I can trace it back with precision to one of those fitful weeks in August, when the thermometer hit triple digits for the tenth day in a row. Even the humidity was high; unusual for Capital City. The air conditioner in my car had died and at six-fifteen, traffic on the Interstate was stalled behind an overturned truck-and-trailer rig filled with tomatoes on their way to the Campbell's plant. I would be late picking up Sarah from the sitter's.
Even with this as background, it was an impulsive move. Ten minutes after I got home, I called a realtor I knew and asked the fateful question: How much can I get for the house? Would you come by for an appraisal? The real estate market was heating up, like the weather, so in this respect my timing was good.
Sarah was out of school, in that awkward gap between fifth grade and middle school, and not looking forward to the switch. Her best friends-twin sisters her same age-were in the southern part of the state. I'd met their mother during a legal seminar in which we were both speakers, almost three years ago now.
Susan McKay and her daughters lived in San Diego. Susan and I had been seeing a lot of each other, between monthly trips to San Diego and meetings at the halfway point in Morro Bay. For some reason that adults will never comprehend, the kids seemed to bond at that very first meeting. In San Diego, the weather was cool and breezy. And it held the promise of family life, something Sarah and I had been missing for nearly four years.
We had spent two weeks visiting in early July, part of that in Ensenada, south of the border. I had become infected with the scent of salt in the air, and the facets of the sun dancing on the surface of the sea at Coronado. In the late afternoon, Susan and I sat on the beach as the girls played in the water. The Pacific appeared as some boundless, undulating crucible of quicksilver.
After fourteen short days, Sarah and I bade farewell and piled into my car. As I looked at my daughter, I could read her mind. Why are we going back to Capital City? What is there for us?
It took her an hour in the car to verbalize these thoughts, and when she did, I was prepared with all the cold, adult logic a father can command.
I have a job there. I have to get back.
But you could get another job down here.
It takes a long time for a lawyer to build a practice. It's not that easy.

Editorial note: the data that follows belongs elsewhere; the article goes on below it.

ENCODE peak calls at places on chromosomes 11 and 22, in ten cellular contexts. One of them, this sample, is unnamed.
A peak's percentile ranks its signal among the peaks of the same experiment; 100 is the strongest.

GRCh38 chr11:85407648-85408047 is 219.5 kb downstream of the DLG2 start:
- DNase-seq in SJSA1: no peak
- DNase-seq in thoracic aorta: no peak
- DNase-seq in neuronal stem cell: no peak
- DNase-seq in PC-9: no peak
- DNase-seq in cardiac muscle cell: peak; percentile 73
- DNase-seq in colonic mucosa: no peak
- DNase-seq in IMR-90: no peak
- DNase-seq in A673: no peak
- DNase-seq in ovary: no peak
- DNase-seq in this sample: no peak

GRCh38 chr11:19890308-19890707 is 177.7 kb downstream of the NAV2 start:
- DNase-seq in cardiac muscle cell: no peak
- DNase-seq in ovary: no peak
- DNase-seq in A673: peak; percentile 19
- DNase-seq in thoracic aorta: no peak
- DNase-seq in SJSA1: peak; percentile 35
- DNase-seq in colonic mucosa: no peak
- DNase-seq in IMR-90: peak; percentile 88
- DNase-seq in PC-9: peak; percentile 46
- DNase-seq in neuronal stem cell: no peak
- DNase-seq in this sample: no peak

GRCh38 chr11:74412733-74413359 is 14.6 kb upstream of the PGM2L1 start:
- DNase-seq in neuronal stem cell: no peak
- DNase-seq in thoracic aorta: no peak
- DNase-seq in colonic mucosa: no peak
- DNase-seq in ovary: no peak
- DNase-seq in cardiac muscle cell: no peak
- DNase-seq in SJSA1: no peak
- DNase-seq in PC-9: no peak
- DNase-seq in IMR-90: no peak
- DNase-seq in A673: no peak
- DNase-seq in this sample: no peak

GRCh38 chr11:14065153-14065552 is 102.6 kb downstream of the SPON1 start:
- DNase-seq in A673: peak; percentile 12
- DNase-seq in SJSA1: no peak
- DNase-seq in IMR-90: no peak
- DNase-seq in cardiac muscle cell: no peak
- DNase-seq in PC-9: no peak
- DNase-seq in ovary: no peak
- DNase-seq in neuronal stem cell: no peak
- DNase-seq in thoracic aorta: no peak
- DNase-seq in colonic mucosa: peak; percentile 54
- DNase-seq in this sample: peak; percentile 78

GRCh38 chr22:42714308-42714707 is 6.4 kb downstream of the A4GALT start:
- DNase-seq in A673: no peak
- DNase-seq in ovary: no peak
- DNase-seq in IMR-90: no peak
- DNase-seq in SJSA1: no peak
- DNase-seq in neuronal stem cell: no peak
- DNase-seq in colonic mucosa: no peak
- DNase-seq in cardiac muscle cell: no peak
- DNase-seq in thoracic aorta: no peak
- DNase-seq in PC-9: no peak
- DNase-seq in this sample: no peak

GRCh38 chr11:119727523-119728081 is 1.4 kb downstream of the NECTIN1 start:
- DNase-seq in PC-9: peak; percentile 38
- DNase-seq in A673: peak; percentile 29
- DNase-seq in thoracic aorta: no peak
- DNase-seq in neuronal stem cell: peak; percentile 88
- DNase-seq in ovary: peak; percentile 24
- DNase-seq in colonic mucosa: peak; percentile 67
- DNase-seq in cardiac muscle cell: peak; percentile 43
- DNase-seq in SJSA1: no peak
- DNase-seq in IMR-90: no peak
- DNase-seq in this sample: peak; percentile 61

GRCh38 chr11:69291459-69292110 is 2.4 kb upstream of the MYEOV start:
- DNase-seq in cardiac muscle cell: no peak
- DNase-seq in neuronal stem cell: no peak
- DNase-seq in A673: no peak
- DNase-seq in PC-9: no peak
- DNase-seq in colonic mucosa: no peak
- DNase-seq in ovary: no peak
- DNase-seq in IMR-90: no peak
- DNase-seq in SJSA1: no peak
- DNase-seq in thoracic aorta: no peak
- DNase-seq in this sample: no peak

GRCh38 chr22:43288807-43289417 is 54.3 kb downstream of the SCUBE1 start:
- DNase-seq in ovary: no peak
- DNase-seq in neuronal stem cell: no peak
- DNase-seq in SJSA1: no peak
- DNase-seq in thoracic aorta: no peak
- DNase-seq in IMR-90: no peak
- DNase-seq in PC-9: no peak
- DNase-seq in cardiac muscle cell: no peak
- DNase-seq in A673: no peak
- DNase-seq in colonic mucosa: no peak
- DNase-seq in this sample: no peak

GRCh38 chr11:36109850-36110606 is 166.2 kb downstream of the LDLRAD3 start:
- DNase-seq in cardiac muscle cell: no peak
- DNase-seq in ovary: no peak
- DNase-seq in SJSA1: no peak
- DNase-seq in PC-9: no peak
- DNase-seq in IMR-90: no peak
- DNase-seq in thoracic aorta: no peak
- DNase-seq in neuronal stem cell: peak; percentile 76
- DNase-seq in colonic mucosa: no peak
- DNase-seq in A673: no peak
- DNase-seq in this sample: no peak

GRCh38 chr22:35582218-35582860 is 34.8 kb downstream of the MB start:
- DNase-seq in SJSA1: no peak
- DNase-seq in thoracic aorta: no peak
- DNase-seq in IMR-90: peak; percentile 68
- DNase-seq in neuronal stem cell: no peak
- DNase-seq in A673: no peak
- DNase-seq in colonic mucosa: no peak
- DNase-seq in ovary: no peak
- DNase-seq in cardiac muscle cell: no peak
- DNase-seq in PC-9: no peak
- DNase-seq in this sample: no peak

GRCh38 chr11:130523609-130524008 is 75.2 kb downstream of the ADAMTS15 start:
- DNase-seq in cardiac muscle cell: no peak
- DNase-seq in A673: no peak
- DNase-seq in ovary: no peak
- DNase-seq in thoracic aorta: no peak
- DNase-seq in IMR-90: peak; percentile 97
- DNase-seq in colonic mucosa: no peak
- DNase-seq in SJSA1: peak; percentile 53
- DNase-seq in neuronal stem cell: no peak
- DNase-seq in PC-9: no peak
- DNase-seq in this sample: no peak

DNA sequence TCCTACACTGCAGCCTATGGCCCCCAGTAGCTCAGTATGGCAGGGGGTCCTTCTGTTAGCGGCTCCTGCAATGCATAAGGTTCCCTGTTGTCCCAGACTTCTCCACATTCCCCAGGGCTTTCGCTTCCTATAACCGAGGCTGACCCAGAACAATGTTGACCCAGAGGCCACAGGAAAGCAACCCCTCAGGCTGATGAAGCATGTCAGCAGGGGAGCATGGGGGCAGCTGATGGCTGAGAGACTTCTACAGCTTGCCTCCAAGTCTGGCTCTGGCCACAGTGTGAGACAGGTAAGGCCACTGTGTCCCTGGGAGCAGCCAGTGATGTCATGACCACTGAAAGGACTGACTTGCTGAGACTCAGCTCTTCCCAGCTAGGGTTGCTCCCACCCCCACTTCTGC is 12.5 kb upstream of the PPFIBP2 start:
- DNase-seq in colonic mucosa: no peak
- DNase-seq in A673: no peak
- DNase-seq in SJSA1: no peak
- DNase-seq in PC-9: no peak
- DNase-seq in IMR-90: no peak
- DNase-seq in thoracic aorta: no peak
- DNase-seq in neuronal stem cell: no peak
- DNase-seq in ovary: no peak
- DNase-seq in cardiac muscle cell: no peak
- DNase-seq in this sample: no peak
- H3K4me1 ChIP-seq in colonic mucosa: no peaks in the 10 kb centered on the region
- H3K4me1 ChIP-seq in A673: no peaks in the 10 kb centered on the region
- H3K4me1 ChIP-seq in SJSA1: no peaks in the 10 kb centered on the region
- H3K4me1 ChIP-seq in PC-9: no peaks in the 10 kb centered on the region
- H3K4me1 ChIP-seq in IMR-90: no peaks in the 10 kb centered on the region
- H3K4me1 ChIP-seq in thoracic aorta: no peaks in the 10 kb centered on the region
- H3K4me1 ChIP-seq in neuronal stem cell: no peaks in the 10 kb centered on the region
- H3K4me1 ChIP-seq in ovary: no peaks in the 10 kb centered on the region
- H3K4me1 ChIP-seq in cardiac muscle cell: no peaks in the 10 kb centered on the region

You started once before. You could do it again. Besides we have money now. You said so yourself.
On this point she had me. I had made a killing in a civil case eight months earlier, a wrongful death that went to the jury. We'd hit a verdict, Harry Hinds and I, like gold bars on the pay line of a slot machine. We'd plucked the insurance company for eight million dollars. It's what happens when a defendant circles the wagons in a bad case. A widow with two children was now financially secure, and Harry and I had been left with a tidy nest egg in fees, even after taxes.
Still, uprooting my practice was risky.
I understand. You're feeling lonely, I told Sarah.
I am lonely, she said.
With that I looked at my daughter sitting in the passenger seat next to me, staring doe-eyed, braces and long brown hair, waiting for an answer that made sense. I didn't have one.
When my wife, Nikki, died, she left a hole in our lives that I have never been able to fill. As we headed back toward Capital City, the nagging question remained: What is here for us?
The corrosive politics and blistering summer heat of Capital City held few attractions and a great many painful memories. There had been the year of Nikki's illness that even now I could not blot out. There were places in the house where, when I turned a corner, I still saw her face. Couples who had been friends no longer had anything in common with a widower approaching middle age. And now my daughter wanted to put it all behind us.
From The Attorney by Steve Martini. (c) Novemeber 1999 , Steve Martini used by permission of the publisher.
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